One of the aims of this blog, especially more so since it has grown in the past few years, is to highlight the opportunities available to both bioarchaeology researchers and the public alike. As a previous post highlighted, never has there been a better time to be involved with bioarchaeological research and never has it been so open before to members of the public to engage with it (for instance, try your hand here or check out some resources here!). The communication of the aims, and the importance of the discipline, in the aid of understanding past populations and their lifestyles is of vital interest if we are to remain a dynamic and responsive field. As such it gives me great pleasure to announce that, starting from now, I’ll be helping to disseminate the results of the Show Us Your Research! (SUYR!) project spearheaded by researchers at the University of Coimbra and the University of Algarve in Portugal.
The SUYR! project aims to promote the projects that archaeologists and anthropologists have been involved in by diminishing the gap between the researchers and the public by regular concise publications aimed at the public (Campanacho et al. 2015). The project is aimed at researchers from the anthropological and archaeological fields from around the globe and accepts entries on methodologies, artefacts, theories, site studies and pathological studies, amongst other topics. To me this is a really exciting opportunity for early career archaeologists and anthropologists and one that I am thrilled to disseminate the results of. It is hoped that the project expands into interviews with researchers as well!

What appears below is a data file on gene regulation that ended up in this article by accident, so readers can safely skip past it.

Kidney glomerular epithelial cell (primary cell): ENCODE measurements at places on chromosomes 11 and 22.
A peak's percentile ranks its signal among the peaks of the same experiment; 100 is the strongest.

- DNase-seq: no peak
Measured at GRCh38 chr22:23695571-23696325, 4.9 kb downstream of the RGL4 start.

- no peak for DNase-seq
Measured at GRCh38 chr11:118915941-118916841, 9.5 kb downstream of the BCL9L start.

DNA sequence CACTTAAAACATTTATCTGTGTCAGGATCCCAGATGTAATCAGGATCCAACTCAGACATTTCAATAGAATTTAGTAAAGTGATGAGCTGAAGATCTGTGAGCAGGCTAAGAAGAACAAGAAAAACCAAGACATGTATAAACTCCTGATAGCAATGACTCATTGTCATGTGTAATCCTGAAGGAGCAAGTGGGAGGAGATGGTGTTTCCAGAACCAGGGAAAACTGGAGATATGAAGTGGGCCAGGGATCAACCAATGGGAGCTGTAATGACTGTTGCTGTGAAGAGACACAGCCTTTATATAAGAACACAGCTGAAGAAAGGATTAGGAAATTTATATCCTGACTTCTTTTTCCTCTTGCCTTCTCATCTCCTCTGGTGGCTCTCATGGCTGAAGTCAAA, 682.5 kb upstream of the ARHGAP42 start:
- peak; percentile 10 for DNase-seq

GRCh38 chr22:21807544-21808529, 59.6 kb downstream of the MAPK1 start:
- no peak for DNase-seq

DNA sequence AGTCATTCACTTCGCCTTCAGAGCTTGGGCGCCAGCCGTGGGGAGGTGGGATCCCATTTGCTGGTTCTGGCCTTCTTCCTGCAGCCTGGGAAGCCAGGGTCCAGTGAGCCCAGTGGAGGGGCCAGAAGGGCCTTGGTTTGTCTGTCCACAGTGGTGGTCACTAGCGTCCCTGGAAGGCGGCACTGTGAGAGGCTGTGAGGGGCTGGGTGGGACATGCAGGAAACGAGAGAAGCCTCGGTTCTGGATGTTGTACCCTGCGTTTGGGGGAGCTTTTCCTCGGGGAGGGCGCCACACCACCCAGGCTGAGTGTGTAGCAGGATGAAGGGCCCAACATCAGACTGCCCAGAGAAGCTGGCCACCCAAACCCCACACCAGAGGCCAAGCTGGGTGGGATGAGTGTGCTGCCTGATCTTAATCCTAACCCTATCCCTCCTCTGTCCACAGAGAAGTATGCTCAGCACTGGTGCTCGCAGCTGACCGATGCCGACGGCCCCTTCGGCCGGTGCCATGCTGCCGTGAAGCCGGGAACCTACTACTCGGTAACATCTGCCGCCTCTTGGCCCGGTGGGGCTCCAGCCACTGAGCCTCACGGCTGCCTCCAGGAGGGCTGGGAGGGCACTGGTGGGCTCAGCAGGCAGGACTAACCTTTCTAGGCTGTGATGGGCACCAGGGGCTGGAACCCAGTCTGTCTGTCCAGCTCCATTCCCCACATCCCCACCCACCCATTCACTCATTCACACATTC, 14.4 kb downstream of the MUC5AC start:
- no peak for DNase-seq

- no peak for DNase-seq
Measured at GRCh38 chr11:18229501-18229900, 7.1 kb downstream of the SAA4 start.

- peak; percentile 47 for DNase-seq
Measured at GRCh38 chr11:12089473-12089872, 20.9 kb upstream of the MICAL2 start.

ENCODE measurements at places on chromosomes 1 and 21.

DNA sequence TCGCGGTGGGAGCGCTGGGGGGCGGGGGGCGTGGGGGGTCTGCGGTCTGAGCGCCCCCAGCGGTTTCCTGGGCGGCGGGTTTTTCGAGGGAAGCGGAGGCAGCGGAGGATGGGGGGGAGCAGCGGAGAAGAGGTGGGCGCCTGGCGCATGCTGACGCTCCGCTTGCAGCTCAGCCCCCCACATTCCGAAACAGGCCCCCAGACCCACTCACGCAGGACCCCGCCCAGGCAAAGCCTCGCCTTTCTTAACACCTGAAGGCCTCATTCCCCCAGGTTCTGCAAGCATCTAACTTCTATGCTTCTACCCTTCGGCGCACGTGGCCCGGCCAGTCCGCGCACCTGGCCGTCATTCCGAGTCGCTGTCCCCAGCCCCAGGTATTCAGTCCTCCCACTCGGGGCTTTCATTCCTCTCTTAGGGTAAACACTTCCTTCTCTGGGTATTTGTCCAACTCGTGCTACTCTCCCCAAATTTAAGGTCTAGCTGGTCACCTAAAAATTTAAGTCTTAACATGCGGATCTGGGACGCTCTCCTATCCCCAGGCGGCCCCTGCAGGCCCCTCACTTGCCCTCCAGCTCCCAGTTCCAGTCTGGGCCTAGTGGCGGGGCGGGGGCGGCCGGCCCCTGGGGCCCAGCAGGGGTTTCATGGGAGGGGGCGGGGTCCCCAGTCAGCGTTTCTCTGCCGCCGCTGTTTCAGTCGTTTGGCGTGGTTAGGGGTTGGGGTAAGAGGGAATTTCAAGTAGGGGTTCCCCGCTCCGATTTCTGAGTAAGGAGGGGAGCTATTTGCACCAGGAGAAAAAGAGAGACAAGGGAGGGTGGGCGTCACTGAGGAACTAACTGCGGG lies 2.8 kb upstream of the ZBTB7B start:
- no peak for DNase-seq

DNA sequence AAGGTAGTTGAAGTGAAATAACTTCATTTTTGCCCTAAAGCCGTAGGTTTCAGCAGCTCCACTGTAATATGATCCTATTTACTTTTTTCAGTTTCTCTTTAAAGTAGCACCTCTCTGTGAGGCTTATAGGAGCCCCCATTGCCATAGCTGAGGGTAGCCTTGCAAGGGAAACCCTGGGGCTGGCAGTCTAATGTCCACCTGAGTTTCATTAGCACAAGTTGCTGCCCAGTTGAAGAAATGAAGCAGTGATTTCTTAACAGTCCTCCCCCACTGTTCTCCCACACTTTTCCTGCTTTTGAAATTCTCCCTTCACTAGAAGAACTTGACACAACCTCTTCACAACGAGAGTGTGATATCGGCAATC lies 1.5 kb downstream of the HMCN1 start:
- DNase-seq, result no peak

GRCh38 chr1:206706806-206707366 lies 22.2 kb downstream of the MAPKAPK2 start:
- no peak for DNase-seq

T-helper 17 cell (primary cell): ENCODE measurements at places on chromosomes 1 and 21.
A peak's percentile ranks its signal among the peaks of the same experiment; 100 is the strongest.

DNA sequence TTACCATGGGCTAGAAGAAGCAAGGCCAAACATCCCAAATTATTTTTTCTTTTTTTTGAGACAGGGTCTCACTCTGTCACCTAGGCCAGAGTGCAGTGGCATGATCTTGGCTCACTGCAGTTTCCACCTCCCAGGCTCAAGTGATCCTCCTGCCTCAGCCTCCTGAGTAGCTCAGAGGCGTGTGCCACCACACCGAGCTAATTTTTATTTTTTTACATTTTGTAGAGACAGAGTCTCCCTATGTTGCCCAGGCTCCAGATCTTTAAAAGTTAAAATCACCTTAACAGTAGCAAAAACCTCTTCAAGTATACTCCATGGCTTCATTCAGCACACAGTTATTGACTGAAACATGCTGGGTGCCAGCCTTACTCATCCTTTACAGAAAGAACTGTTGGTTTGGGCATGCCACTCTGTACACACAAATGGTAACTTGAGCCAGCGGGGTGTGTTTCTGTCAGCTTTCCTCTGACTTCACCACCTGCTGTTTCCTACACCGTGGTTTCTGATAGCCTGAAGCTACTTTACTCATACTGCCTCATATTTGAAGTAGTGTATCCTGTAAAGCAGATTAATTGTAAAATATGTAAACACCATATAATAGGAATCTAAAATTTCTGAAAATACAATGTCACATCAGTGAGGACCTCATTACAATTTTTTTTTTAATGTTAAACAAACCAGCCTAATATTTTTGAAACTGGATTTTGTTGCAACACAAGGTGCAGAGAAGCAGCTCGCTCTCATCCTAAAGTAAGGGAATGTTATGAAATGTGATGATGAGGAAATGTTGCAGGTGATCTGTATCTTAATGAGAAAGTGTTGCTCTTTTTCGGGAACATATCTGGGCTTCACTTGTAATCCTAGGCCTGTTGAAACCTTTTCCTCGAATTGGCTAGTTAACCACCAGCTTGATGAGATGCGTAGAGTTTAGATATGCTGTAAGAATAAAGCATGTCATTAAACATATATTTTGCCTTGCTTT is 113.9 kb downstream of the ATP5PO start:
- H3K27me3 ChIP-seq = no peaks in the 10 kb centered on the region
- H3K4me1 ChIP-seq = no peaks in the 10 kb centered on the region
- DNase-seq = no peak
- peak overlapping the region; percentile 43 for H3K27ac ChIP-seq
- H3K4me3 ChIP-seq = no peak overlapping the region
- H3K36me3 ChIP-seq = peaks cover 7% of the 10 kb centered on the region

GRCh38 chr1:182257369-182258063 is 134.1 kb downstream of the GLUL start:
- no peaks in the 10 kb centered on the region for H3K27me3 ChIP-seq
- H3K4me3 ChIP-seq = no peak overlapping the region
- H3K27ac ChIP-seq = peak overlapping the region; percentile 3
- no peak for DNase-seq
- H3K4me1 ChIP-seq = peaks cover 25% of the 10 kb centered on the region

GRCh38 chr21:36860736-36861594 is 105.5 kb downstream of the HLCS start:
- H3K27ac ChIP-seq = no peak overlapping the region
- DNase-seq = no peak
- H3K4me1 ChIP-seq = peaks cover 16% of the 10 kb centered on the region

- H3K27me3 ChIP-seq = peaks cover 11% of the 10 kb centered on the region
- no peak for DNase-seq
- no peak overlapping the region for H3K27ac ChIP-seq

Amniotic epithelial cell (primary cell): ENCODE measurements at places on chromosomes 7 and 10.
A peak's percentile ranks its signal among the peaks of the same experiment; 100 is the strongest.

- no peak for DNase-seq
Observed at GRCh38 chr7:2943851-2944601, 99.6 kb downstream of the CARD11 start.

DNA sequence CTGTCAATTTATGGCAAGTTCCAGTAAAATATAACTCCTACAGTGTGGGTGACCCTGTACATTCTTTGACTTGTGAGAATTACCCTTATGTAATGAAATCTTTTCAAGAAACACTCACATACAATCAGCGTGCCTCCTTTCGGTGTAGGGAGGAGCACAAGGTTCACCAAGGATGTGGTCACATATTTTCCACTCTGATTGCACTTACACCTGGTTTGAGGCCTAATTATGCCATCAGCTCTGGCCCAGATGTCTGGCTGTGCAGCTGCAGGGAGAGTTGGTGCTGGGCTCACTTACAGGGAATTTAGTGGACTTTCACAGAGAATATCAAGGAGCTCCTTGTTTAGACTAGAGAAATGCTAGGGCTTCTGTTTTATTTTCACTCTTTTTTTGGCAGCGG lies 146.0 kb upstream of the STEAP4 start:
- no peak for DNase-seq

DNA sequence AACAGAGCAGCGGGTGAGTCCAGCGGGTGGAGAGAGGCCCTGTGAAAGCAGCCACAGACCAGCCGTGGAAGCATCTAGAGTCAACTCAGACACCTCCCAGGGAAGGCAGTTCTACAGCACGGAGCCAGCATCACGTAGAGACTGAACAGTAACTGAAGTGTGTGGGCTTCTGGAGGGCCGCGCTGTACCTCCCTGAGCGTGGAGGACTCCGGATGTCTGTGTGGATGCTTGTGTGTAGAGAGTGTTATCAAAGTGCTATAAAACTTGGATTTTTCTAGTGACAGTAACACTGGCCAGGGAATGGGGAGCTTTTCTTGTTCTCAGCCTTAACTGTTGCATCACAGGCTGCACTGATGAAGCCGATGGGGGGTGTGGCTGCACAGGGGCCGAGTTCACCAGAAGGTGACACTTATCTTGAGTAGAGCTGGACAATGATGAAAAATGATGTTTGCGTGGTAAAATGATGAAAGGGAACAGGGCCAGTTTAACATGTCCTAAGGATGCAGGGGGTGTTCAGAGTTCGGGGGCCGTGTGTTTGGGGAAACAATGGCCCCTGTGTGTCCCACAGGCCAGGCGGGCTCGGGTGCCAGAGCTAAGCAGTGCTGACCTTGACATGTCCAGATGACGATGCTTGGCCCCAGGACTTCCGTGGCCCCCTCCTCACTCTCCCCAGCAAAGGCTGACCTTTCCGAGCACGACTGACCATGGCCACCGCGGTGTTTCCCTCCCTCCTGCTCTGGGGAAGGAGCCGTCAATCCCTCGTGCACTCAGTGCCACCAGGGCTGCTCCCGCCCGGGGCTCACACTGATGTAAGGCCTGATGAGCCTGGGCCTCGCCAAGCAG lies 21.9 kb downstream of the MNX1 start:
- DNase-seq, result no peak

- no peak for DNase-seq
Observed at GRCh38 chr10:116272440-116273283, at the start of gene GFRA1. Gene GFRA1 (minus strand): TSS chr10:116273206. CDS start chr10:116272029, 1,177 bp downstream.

SUYR! 2015 Entry No. 4: Carina Marques and a Palaeopathological Approach to Neoplasms
The latest entry in the series focuses on malignant tumours (or neoplasms) in the palaeopathology record. The entry, submitted by researcher Carina Marques who is based at the Research Centre for Anthropology and Heath (CIAS) at the University of Coimbra, focuses on the skeletal evidence for malignant tumours in archaeological populations by investigating prevalence and typology of their presence. Cancer, as the World Health Organisation figures testify, is a major cause of human mortality internationally; however their neoplastic natural history, physical manifestation and evolution remains something of a ‘challenging endeavor’ (Marques 2015).
As such Marques has studied and analysed Portuguese reference collections of numerous skeletal remains dating from the 19th to 20th centuries to try to identity and catalog neoplasms in the aim to ask how precise the pathological diagnosis of malignant tumours are in fairly modern skeletal remains. The research highlighted that the skeletal manifestations of tumours can vary and that they can present similarly to other pathological processes which can be hard to identify down to a single process. However, the research also documented that malignant tumours often left their mark on bone, particularly metastases (after the cancer had spread from one area of the body to another). The research has helped produce a body of data that characterizes neoplastic prevalence in these populations, providing an important historical context for the evolution of neoplasms. Furthermore Marques (2015) has also helped clinicians identify and characterize the early lesions that can often be missed on radiological examination.
How to Submit Your Research